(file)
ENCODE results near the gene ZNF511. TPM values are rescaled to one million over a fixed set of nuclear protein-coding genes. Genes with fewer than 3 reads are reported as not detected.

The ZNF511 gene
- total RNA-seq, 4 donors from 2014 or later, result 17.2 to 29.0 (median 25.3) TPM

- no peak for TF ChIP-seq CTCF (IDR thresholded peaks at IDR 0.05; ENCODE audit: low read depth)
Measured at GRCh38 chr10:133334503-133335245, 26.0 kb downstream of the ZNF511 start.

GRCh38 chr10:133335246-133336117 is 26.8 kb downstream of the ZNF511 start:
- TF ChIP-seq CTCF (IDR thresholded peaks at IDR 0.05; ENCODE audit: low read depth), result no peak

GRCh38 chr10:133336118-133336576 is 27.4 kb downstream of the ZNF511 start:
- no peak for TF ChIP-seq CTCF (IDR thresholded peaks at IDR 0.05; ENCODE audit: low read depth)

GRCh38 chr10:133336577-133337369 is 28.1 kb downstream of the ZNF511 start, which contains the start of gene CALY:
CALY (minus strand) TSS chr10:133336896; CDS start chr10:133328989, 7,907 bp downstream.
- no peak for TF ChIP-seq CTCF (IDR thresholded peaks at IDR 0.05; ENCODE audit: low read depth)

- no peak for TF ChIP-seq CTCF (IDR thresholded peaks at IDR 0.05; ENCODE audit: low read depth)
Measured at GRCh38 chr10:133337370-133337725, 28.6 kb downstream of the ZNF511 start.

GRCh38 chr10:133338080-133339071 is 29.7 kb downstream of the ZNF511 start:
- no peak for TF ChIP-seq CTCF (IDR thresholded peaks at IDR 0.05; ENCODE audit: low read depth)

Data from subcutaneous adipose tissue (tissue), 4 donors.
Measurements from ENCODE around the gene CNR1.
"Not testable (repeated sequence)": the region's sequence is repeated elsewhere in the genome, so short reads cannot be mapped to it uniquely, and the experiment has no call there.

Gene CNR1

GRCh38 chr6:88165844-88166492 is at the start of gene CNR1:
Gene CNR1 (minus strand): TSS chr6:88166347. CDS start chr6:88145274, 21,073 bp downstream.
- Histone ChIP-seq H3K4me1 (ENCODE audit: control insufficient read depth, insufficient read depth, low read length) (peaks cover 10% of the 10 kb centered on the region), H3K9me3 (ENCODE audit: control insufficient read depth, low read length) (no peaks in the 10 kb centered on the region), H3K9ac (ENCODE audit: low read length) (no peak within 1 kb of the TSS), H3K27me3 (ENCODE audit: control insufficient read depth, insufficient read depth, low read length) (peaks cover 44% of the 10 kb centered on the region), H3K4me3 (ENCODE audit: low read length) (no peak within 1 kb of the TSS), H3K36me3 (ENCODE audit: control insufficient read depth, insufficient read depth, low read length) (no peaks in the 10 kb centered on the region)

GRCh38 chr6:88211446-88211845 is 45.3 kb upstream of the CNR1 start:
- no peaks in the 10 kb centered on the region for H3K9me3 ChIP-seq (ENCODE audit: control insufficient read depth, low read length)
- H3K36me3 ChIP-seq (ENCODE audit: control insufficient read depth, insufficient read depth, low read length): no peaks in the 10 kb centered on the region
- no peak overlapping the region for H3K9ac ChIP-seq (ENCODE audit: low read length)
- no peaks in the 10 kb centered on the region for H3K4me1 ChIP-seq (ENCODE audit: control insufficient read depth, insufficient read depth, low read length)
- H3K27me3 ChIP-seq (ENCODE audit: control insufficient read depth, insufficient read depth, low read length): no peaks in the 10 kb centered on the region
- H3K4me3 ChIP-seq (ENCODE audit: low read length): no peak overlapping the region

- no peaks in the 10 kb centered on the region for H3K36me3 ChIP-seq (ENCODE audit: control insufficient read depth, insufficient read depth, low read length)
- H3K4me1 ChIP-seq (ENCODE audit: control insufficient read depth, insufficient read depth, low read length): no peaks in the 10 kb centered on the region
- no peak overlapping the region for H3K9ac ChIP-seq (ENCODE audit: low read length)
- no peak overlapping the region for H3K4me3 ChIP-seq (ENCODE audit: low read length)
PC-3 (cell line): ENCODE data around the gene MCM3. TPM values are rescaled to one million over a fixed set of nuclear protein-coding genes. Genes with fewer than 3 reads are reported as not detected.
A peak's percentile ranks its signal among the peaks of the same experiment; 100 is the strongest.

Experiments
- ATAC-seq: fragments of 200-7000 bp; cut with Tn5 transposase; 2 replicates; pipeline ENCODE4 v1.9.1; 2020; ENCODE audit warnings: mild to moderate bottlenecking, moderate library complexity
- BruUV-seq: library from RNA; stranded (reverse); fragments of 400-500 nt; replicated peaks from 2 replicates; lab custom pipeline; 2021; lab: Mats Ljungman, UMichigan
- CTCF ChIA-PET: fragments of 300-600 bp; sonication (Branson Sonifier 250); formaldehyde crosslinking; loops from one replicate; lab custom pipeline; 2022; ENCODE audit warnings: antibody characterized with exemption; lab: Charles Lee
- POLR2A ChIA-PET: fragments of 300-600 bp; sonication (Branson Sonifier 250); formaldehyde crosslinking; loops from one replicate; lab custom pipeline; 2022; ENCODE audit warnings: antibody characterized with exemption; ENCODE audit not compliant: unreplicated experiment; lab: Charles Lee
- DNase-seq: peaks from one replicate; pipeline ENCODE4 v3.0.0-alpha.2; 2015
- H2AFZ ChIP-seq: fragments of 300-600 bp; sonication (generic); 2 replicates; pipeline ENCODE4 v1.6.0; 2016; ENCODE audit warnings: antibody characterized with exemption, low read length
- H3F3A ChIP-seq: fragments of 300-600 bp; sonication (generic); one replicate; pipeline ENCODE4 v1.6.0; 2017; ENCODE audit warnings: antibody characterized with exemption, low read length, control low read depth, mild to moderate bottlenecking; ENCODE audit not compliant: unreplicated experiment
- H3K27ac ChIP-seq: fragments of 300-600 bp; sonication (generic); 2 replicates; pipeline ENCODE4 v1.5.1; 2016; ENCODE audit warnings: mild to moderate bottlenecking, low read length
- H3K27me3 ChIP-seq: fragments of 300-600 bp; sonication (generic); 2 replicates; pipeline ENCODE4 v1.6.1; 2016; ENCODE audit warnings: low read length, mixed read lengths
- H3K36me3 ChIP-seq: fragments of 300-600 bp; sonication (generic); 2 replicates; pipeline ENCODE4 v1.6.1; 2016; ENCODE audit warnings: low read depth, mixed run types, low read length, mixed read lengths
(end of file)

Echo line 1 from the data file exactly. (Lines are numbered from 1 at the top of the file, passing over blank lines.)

ENCODE results near the gene ZNF511. TPM values are rescaled to one million over a fixed set of nuclear protein-coding genes. Genes with fewer than 3 reads are reported as not detected.